An upcoming Gretna Theatre performance is stepping outside of the iconic Playhouse and taking a stroll around the grounds of the Pennsylvania Chautauqua.
For three nights, “Nevermore: The Fantastic Terrors of Edgar Allan Poe” will lead its audience on a tour of Mount Gretna, where they will experience the short stories and poetry of Poe in a unique setting.
“The audience wanders around and chooses their own adventure,” director Alanna Smith explains. “They decide the sort of evening they want.”
The immersive outdoor show runs Thursday through Saturday, Sept. 30-Oct. 2. Shows begin at 7 and 8:30 p.m. and last … well, end times will vary.
“The whole experience lasts about an hour and a half, if you do it strictly in time,” Smith says. “But people can take their time with it. They can stop somewhere and get something to eat. … The Jigger Shop will be open during the event, so people can grab an ice cream cone and wander around with it.
“People can even go and see repeats,” she adds. “If you want to stick around until 10, you can … no one is going to kick you out.”
Rather than buying a ticket and getting an assigned seat for the performance, Smith says show patrons will check in at the Playhouse and be given a map of the area with times and places of the performances marked. Actors will be giving their monologues at set times throughout the evening, delivering their lines from locations ranging from the Hall of Philosophy and the Historical Society headquarters to the porches of private homes that have been loaned to the theater group for the event.
“We’re creating a tone of ‘What’s going to happen next?’ … like you’re stumbling upon theater without meaning to,” Smith explains.
Each monologue lasts about 15 minutes and is derived from one or more of Poe’s works.
“We’re breathing new life into the pieces,” Smith says. “Some are gender-swapped, some stories are merged.”
The show includes well-known classics, such as “The Raven” and “The Tell-Tale Heart,” as well as more obscure tales like “The Black Cat” and “The Masque of the Red Death” … the latter of which, Smith says, “truly has some amazing parallels to the pandemic we’re going through right now.”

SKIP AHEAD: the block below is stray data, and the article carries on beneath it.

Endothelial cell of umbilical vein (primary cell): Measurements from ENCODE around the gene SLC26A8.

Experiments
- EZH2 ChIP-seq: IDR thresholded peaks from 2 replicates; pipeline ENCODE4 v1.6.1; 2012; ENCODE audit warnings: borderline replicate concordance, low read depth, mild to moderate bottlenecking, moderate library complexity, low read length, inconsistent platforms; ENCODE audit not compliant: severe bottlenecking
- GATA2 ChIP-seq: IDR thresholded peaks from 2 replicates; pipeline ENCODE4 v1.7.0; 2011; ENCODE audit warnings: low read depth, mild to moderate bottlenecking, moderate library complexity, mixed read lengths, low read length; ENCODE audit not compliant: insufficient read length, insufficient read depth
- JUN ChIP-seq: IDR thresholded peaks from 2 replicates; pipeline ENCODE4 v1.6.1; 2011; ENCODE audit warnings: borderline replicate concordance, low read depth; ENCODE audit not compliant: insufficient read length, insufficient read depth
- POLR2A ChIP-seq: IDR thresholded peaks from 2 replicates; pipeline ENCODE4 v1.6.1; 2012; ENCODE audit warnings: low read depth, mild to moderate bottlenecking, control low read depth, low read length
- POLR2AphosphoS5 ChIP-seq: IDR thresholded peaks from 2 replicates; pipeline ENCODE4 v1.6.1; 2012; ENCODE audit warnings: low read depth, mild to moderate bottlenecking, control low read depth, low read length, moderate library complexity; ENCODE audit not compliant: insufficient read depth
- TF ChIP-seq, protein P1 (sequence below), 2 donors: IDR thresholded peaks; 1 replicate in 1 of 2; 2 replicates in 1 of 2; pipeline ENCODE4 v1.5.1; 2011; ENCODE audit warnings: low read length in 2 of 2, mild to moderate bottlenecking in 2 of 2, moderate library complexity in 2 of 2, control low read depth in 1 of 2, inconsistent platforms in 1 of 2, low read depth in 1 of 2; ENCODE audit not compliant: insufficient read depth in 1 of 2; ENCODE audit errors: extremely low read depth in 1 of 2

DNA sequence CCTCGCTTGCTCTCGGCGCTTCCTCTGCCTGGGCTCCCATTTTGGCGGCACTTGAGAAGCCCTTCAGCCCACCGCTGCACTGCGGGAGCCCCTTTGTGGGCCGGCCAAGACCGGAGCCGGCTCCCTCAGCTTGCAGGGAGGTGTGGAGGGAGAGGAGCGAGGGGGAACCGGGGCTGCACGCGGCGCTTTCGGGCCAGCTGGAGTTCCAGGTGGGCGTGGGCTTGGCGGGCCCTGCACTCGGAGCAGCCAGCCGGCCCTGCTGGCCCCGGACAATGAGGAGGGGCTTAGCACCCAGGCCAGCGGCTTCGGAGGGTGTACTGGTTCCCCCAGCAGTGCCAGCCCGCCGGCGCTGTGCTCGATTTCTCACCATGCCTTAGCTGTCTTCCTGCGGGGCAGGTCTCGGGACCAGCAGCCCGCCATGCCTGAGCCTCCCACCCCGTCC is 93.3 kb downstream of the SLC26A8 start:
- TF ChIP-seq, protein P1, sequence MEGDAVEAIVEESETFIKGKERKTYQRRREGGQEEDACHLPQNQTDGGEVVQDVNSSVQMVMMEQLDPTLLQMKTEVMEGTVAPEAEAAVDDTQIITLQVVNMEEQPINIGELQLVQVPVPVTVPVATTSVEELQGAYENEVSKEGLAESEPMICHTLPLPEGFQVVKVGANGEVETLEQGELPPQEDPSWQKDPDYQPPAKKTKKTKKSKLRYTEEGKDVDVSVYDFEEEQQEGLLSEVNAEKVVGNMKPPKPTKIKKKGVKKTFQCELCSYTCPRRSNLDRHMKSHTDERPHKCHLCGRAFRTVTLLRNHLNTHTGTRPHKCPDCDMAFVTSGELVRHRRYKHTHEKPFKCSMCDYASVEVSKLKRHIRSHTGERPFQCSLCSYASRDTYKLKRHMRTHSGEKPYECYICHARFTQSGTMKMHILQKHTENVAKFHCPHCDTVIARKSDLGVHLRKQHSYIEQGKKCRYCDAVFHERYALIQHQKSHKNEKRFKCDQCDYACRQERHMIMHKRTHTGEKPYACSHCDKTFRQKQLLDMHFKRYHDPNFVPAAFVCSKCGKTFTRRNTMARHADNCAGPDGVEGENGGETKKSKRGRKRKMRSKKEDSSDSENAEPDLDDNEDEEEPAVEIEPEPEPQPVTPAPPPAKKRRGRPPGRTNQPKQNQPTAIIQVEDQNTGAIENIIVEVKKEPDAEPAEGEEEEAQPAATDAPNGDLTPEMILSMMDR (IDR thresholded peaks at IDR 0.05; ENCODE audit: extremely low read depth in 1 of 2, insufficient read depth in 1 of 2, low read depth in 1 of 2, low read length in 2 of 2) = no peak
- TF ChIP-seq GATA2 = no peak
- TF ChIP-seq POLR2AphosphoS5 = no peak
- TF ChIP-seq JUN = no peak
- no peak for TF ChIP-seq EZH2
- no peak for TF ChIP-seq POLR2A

Although Smith, a newcomer to Gretna Theatre, is directing the production, she has experience acting in the show as well. A New York City resident and Philadelphia native, she originated the role of Evangeline, one of the storytellers, in the world premiere of “Nevermore” last year at Old Sturbridge Village, in southern Massachusetts. P.J. Griffith is the show’s writer and creator.
Costuming for the production is by Char Wilson and is a blend of 19th-century fashion and modern designs, Smith says, “with maybe a little steampunk as well.”
The show features six actors, all of whom are local to the area. They are Bryanna Pye as Psyche, Brayden Krikke as Tristan, Will Stephan Connell as William, Jenny Piersol as Evangeline, Grace Atherholt as Annabel and Ian Wallace as Roderick. Andrew Pauls, a Lancaster musician, will be performing covers and original music on the grounds throughout the production.
“I’m excited to bring this 19th-century poet and author into 2021 and let people connect with this beautiful language in a new way,” Smith says.
The performances are not too spread out — just enough, Smith says, that actors aren’t competing with each other — and each will have some shelter in case of rain. She recommends people bring an umbrella in case the weather turns foul, since there will be some walking out in the elements. The shows would only be cancelled if the weather turned severe.
Gretna Theatre spokesman Mike Hogue said Mount Gretna Craft Brewery is making three special beers for the event, which will be available for purchase during the performances.
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